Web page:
By Claudine Kapel
Many employers acknowledge employee wellness is important for a healthy bottom line.
In fact, 97 per cent of respondents in the 2011 Buffett National Wellness Survey agreed employee health is directly related to corporate success.
But many organizations are struggling with how to create a more positive connection.
The survey found improving employee health and improving organizational culture were the top two reasons why Canadian employers offer wellness initiatives. Survey respondents also reported that work-related stress was the top health concern affecting their organizations, followed by mental health issues, high blood pressure, smoking and diabetes.
The Buffett report shows work-related stress can hit the bottom line in numerous ways. Quoting research by the Industrial Accident Prevention Association, the report notes stressed employees are more likely to rate their health as poor and spend more on prescription medications. In addition, stressed employees result in higher levels of absenteeism and turnover, as well as higher disability costs.
Nevertheless, a key finding from the survey is that organizations are not using wellness programs to full advantage. For example, while 72 per cent of respondents offer at least one wellness initiative, only 26 per cent said they are taking a strategic approach to improving employee wellness.
The most common wellness initiatives include:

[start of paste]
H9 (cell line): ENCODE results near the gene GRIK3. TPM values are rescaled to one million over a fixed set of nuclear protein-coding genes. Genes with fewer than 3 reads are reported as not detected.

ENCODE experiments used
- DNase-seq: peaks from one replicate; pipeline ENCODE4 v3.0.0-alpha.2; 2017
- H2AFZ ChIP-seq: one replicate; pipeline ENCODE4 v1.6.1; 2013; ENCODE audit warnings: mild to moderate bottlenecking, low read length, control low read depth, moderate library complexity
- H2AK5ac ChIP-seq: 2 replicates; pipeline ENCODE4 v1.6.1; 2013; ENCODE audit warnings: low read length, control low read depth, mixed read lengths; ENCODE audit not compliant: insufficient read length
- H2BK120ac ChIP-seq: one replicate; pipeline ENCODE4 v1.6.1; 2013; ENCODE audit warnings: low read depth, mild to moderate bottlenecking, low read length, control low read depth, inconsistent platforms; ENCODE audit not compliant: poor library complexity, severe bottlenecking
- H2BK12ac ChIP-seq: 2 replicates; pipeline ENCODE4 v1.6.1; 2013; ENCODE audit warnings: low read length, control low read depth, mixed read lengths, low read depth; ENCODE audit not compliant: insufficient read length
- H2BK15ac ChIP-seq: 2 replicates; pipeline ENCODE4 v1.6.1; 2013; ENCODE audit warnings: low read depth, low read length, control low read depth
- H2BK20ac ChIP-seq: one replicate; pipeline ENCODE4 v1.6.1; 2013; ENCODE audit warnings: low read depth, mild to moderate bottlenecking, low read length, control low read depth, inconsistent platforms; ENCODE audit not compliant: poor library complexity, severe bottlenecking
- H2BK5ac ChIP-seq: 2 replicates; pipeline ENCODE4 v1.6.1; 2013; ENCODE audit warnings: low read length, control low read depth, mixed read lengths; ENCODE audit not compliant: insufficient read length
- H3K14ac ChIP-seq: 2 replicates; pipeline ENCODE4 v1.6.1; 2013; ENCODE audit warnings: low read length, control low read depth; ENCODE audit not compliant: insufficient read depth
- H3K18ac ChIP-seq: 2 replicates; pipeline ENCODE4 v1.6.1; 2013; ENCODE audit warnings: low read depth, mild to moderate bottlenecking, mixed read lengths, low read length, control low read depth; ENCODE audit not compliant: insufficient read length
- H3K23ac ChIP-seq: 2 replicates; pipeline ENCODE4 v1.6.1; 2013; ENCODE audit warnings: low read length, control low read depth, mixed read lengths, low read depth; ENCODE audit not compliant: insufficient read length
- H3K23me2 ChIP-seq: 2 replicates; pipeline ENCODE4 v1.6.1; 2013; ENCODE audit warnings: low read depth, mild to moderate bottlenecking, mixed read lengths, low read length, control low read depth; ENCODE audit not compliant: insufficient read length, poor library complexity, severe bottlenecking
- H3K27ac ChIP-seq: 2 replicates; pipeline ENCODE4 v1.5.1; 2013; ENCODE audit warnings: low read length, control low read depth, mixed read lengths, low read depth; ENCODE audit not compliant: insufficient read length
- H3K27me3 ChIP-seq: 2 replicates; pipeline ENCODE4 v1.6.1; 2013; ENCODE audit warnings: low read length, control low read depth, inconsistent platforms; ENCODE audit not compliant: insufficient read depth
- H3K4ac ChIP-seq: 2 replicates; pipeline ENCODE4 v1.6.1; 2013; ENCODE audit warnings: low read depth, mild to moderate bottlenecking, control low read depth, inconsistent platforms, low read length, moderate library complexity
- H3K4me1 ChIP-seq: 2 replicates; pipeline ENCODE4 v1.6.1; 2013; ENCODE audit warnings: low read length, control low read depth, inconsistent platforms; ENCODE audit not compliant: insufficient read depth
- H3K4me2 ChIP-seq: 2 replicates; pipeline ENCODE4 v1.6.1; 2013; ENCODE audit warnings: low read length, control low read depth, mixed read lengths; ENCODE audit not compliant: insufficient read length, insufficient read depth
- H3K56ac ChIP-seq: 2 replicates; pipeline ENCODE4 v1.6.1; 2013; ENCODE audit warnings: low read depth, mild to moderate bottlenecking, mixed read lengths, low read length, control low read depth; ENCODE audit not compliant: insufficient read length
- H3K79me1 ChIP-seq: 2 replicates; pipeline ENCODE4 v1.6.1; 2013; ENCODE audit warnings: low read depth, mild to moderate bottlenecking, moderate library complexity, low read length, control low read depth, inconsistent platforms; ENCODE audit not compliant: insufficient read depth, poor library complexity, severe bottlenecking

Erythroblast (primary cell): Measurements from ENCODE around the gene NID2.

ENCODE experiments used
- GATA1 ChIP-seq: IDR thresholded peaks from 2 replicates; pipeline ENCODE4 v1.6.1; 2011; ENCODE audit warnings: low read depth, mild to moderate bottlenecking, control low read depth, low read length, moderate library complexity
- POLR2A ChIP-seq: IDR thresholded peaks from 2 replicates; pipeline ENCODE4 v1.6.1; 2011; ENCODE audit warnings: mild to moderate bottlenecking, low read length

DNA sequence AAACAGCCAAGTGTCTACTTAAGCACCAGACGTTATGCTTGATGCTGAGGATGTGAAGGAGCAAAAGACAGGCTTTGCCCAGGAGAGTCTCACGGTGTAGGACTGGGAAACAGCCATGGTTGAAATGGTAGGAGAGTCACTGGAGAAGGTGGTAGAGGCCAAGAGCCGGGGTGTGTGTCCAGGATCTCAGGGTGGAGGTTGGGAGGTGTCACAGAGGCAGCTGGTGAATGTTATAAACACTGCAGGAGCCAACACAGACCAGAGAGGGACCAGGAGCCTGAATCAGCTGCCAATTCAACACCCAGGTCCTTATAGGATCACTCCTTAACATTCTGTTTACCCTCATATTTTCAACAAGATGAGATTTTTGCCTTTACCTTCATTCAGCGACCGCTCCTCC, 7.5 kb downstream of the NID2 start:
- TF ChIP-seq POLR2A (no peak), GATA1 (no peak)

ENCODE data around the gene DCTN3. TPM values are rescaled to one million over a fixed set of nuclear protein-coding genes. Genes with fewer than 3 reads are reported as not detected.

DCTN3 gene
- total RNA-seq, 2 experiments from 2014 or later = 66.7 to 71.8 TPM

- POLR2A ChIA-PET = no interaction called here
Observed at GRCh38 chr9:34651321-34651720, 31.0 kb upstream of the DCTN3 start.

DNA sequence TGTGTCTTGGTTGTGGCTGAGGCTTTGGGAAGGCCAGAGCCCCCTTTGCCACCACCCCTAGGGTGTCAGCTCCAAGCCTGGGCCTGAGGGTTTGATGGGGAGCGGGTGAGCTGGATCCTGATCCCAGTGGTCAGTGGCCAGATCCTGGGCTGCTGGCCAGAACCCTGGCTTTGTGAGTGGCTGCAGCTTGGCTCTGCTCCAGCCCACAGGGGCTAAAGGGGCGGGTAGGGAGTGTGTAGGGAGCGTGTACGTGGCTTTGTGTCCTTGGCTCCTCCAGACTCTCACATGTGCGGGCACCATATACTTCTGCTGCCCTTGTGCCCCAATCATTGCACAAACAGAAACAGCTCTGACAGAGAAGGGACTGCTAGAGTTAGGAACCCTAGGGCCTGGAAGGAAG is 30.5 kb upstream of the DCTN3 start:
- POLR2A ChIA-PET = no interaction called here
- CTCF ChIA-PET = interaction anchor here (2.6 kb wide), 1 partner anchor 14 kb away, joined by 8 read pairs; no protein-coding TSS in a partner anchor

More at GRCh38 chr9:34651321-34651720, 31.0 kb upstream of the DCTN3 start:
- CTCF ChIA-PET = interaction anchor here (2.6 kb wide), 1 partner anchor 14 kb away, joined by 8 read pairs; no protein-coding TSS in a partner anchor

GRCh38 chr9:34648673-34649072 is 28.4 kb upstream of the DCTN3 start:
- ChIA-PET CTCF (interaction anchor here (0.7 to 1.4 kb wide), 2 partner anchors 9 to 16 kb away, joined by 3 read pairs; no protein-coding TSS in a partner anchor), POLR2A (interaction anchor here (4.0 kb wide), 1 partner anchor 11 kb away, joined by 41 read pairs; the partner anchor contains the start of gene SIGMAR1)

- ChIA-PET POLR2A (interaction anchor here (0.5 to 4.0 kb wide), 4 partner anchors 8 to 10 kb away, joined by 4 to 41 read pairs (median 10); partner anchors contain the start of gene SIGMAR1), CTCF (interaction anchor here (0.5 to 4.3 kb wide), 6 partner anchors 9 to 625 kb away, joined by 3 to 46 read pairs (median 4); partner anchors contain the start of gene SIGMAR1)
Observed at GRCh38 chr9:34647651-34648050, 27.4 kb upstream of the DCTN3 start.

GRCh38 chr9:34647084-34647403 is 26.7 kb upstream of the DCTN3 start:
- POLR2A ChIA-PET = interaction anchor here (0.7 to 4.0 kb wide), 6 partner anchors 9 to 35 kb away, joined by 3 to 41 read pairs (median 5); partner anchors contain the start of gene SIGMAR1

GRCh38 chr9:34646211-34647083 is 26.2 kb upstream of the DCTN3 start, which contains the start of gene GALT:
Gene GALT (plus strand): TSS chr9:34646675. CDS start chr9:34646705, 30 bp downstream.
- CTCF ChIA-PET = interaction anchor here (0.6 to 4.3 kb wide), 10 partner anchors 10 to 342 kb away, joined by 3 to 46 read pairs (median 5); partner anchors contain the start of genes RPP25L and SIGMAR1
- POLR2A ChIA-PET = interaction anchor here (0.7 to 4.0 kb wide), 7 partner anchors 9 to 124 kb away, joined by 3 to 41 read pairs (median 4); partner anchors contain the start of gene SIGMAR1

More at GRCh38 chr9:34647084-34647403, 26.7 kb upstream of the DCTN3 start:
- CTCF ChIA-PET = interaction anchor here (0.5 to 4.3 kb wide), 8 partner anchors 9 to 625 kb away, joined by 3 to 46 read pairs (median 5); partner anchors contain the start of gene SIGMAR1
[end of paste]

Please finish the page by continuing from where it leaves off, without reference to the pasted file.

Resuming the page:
- Employee Assistance Program initiatives (72 per cent);
- Flu shot program (70 per cent);
- First aid/CPR courses (64 per cent);
- Employee recognition (61 per cent);
- Ergonomic/workstation assessment (58 per cent);
- Time off in lieu of overtime (57 per cent);
- Flexible work program (55 per cent); and
- Staff appreciation events (54 per cent).
The survey report, however, notes key disconnects between the health concerns raised by employers and the wellness initiatives they offer. Specifically, the report highlights that the majority of the top health concerns identified by respondents are direct risk factors for a number of chronic diseases, yet most of the top initiatives identified do not address these risk factors.
For example, the report observes that nutrition education, which directly addresses the top health concerns identified by employers, was offered by only 40 per cent of respondents.
How does your organization address employee wellness? Why do you offer particular programs and not others? Is there an underlying intent that defines how employee wellness connects to your organization’s vision, values and culture?
What health issues are your employees contending with? How are health concerns affecting the organization in areas such as productivity, absenteeism or health care costs? Are your wellness programs focused on helping employees in areas that matter to them? Or are programs more generic in nature?
It may help to consider employee wellness within the broader context of your total rewards strategy. How does a commitment to wellness relate to your broader objectives around attracting and retaining talent and driving organizational performance?
A more strategic focus – with an eye to achieving real results for both employees and the organization – can help improve the health and vitality of your wellness initiatives.
Claudine Kapel is principal of Kapel and Associates Inc., a Toronto-based human resources and communications consulting firm specializing in the design and implementation of compensation and total rewards programs. For more information, visit www.kapelandassociates.com.